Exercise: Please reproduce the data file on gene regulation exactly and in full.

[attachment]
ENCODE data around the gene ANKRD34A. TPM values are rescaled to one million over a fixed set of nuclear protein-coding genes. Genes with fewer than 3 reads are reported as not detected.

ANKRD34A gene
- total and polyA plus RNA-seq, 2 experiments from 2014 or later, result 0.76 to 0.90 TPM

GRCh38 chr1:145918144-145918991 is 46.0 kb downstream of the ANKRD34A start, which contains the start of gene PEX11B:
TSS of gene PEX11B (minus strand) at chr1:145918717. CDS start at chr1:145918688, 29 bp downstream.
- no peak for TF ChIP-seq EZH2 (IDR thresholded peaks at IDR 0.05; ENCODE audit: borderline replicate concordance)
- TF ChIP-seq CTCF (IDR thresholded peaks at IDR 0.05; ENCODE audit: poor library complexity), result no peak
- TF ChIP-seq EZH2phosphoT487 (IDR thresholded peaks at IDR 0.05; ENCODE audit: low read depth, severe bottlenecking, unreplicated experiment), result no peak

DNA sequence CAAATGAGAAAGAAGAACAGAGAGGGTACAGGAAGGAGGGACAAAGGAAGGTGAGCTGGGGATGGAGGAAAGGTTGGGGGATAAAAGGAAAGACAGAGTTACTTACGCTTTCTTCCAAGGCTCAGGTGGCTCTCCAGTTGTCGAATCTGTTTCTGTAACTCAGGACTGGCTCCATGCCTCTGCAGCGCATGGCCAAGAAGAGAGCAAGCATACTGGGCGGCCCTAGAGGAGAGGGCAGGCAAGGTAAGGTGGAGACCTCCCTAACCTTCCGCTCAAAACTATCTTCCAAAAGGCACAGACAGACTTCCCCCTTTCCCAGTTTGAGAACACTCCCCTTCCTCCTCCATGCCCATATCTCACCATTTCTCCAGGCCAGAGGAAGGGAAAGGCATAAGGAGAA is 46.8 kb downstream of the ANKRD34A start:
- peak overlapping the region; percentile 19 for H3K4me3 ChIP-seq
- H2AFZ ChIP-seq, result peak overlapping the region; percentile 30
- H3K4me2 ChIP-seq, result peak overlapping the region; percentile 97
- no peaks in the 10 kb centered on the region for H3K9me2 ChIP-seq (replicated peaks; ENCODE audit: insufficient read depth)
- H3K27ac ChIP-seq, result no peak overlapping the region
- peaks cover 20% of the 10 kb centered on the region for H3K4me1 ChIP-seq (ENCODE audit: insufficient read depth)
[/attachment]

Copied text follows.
ENCODE data around the gene ANKRD34A. TPM values are rescaled to one million over a fixed set of nuclear protein-coding genes. Genes with fewer than 3 reads are reported as not detected.

ANKRD34A gene
- total and polyA plus RNA-seq, 2 experiments from 2014 or later, result 0.76 to 0.90 TPM

GRCh38 chr1:145918144-145918991 is 46.0 kb downstream of the ANKRD34A start, which contains the start of gene PEX11B:
TSS of gene PEX11B (minus strand) at chr1:145918717. CDS start at chr1:145918688, 29 bp downstream.
- no peak for TF ChIP-seq EZH2 (IDR thresholded peaks at IDR 0.05; ENCODE audit: borderline replicate concordance)
- TF ChIP-seq CTCF (IDR thresholded peaks at IDR 0.05; ENCODE audit: poor library complexity), result no peak
- TF ChIP-seq EZH2phosphoT487 (IDR thresholded peaks at IDR 0.05; ENCODE audit: low read depth, severe bottlenecking, unreplicated experiment), result no peak

DNA sequence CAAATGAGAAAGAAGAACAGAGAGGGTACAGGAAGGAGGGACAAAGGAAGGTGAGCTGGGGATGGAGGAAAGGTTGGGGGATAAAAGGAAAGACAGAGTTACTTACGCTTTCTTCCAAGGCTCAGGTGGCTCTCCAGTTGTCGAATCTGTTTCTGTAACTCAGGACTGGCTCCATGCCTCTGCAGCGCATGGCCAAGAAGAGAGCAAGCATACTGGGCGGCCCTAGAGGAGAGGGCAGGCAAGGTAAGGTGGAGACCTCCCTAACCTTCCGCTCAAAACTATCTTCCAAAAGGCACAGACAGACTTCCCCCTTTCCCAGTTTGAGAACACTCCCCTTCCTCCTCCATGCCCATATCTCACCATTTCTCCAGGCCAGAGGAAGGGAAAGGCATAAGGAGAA is 46.8 kb downstream of the ANKRD34A start:
- peak overlapping the region; percentile 19 for H3K4me3 ChIP-seq
- H2AFZ ChIP-seq, result peak overlapping the region; percentile 30
- H3K4me2 ChIP-seq, result peak overlapping the region; percentile 97
- no peaks in the 10 kb centered on the region for H3K9me2 ChIP-seq (replicated peaks; ENCODE audit: insufficient read depth)
- H3K27ac ChIP-seq, result no peak overlapping the region
- peaks cover 20% of the 10 kb centered on the region for H3K4me1 ChIP-seq (ENCODE audit: insufficient read depth)